The Beaux Arts Building, Manor Gardens, London N7


“Architectural historian Nikolaus Pevsner has the building dating back to 1909 and originally designed by Wagner and Rutherford of her Majesty’s Architectural Works. It was formerly the Money Order Office of the Post Office, before its conversion to apartments in the 1990s. The architectural style is described as, “an angular version of Edwardian Baroque… with brick channelling and a hint of Lutyens.” The front facade alone certainly makes it one of London’s finest examples of the Beaux Arts style, its dressed stone preserved in wonderful condition by the current residents.

The building’s name is derived from the Beaux-Arts architectural style, a particular aesthetic taught at the École des Beaux-Arts school in Paris, in the eighteenth and nineteenth centuries. The original sales brochure states that the foyer, “divides into three wings, each named after leading exponents of the Beaux Arts idiom… Garnier, Baltard and Labrouste, names that evoke the golden age of Beaux Arts architecture.”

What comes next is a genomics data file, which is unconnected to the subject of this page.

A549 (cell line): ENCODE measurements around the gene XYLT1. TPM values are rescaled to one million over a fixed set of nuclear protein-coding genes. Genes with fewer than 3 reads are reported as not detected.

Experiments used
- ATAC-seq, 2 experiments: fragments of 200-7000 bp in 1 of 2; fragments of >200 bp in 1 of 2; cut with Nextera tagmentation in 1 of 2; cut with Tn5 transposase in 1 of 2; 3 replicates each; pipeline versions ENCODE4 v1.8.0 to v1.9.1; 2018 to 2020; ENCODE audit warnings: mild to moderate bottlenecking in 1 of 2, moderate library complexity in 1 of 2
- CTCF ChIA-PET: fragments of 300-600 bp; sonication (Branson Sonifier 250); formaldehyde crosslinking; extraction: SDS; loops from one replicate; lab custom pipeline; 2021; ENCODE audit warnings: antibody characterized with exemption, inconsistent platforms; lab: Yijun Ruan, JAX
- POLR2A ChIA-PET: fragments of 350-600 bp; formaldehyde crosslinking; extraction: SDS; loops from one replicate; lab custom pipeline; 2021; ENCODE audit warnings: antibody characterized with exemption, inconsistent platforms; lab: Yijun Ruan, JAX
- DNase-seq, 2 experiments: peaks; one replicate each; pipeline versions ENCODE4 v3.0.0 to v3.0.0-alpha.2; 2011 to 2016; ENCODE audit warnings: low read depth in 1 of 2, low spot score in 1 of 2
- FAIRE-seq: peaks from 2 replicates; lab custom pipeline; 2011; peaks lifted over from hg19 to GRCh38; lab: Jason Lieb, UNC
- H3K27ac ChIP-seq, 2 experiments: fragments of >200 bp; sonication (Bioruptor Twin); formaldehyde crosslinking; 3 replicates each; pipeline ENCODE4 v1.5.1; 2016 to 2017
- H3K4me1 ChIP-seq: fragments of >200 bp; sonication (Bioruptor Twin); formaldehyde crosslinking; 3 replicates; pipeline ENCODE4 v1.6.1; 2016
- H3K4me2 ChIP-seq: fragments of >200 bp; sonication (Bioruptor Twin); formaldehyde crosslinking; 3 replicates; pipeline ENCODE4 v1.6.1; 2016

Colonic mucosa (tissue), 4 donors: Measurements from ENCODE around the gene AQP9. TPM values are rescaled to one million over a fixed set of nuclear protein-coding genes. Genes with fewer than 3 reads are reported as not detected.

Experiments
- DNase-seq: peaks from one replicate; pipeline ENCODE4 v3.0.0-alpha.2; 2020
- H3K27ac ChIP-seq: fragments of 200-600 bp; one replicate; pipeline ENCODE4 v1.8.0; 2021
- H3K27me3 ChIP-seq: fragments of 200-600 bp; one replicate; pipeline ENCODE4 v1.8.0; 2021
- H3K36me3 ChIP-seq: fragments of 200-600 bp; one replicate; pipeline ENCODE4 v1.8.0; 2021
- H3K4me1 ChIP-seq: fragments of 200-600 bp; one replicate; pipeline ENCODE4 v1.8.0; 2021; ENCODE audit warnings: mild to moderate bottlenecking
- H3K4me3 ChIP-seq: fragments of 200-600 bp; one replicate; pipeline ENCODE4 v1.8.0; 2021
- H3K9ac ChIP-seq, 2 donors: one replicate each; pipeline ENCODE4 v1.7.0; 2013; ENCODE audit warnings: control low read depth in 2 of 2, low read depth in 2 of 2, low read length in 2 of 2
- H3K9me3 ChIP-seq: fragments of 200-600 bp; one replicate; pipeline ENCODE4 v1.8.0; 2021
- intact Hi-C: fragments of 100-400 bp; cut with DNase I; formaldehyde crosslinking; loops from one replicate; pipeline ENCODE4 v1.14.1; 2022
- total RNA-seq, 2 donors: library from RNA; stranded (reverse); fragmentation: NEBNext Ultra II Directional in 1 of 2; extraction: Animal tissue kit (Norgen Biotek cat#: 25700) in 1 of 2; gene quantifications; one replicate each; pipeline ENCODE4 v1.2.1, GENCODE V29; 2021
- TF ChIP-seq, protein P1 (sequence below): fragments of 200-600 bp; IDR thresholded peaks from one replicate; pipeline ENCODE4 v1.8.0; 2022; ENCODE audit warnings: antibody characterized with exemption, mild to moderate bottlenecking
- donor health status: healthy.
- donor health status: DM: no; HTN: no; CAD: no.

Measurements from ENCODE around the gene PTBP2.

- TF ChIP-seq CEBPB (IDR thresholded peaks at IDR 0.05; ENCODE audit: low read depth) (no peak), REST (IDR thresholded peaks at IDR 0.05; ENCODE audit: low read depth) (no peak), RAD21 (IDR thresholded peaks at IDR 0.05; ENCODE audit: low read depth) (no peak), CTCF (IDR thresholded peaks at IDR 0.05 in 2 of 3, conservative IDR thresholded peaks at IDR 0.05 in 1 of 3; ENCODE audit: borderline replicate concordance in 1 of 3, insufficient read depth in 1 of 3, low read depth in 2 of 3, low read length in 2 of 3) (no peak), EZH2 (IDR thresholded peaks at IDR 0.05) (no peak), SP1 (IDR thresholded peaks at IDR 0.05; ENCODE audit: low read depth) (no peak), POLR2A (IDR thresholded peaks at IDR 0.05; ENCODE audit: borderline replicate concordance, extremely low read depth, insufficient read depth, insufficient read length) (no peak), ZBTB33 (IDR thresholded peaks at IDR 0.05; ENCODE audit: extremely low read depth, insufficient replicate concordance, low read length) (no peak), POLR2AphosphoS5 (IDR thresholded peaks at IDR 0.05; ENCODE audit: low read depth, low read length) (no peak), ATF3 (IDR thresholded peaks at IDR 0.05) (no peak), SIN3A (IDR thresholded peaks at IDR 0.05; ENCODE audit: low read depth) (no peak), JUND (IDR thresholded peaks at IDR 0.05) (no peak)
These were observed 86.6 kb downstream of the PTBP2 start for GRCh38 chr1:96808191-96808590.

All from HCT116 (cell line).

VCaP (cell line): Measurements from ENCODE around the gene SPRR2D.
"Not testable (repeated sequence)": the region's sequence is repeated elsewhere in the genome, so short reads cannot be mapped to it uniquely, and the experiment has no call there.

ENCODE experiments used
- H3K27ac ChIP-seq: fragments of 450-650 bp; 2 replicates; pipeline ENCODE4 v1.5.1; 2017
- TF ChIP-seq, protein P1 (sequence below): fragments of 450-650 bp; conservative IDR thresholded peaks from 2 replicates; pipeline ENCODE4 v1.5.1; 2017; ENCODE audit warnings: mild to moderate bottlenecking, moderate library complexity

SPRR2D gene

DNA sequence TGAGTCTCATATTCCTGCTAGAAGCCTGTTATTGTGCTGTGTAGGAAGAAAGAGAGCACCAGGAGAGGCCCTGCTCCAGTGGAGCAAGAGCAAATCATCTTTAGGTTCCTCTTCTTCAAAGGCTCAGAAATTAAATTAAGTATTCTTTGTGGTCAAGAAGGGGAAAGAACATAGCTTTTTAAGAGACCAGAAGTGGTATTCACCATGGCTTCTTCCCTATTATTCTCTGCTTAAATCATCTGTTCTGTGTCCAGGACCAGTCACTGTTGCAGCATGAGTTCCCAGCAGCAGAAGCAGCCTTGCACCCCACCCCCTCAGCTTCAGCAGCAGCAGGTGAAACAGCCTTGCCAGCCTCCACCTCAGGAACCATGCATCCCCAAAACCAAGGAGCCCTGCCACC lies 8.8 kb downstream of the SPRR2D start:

Manor Gardens is a quiet residential street tucked away, between Holloway Road and Hornsey Road in the borough of Islington.”

Matt Humphreys reported for the Islington Gazette of September 29, 2010:

“…a new report by an English Heritage inspector states: “The foyer area is a good survival of an Edwardian interior and thus has claims to special interest, but it constitutes a small element in this huge building and is not of such quality or rarity to weight the case in favour of listing.”.”

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